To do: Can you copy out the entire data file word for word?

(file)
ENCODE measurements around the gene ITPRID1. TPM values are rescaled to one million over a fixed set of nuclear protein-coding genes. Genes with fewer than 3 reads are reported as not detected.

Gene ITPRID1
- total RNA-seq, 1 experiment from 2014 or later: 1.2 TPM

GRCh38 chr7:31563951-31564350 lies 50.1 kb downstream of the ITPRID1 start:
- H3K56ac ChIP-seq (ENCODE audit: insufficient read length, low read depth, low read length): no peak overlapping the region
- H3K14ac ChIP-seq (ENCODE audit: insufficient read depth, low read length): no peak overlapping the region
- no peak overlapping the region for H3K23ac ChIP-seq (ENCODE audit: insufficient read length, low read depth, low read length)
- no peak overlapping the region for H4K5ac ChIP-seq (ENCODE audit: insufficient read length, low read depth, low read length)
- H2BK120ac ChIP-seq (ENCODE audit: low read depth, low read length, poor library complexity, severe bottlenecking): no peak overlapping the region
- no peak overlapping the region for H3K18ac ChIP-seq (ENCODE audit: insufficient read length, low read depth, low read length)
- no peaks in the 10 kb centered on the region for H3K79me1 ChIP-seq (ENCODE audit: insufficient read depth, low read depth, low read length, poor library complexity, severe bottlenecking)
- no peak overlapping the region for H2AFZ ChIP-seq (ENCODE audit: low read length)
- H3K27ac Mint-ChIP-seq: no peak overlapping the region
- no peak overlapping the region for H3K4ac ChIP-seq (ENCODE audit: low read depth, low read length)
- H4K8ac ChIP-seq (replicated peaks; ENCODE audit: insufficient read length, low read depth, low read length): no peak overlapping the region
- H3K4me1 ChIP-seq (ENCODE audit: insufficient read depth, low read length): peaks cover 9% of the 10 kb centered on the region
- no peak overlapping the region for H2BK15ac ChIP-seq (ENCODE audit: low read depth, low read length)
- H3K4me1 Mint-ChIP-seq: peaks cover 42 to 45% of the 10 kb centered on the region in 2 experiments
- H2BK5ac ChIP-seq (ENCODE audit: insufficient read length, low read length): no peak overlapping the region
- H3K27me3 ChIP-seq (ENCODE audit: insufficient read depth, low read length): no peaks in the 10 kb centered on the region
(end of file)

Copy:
ENCODE measurements around the gene ITPRID1. TPM values are rescaled to one million over a fixed set of nuclear protein-coding genes. Genes with fewer than 3 reads are reported as not detected.

Gene ITPRID1
- total RNA-seq, 1 experiment from 2014 or later: 1.2 TPM

GRCh38 chr7:31563951-31564350 lies 50.1 kb downstream of the ITPRID1 start:
- H3K56ac ChIP-seq (ENCODE audit: insufficient read length, low read depth, low read length): no peak overlapping the region
- H3K14ac ChIP-seq (ENCODE audit: insufficient read depth, low read length): no peak overlapping the region
- no peak overlapping the region for H3K23ac ChIP-seq (ENCODE audit: insufficient read length, low read depth, low read length)
- no peak overlapping the region for H4K5ac ChIP-seq (ENCODE audit: insufficient read length, low read depth, low read length)
- H2BK120ac ChIP-seq (ENCODE audit: low read depth, low read length, poor library complexity, severe bottlenecking): no peak overlapping the region
- no peak overlapping the region for H3K18ac ChIP-seq (ENCODE audit: insufficient read length, low read depth, low read length)
- no peaks in the 10 kb centered on the region for H3K79me1 ChIP-seq (ENCODE audit: insufficient read depth, low read depth, low read length, poor library complexity, severe bottlenecking)
- no peak overlapping the region for H2AFZ ChIP-seq (ENCODE audit: low read length)
- H3K27ac Mint-ChIP-seq: no peak overlapping the region
- no peak overlapping the region for H3K4ac ChIP-seq (ENCODE audit: low read depth, low read length)
- H4K8ac ChIP-seq (replicated peaks; ENCODE audit: insufficient read length, low read depth, low read length): no peak overlapping the region
- H3K4me1 ChIP-seq (ENCODE audit: insufficient read depth, low read length): peaks cover 9% of the 10 kb centered on the region
- no peak overlapping the region for H2BK15ac ChIP-seq (ENCODE audit: low read depth, low read length)
- H3K4me1 Mint-ChIP-seq: peaks cover 42 to 45% of the 10 kb centered on the region in 2 experiments
- H2BK5ac ChIP-seq (ENCODE audit: insufficient read length, low read length): no peak overlapping the region
- H3K27me3 ChIP-seq (ENCODE audit: insufficient read depth, low read length): no peaks in the 10 kb centered on the region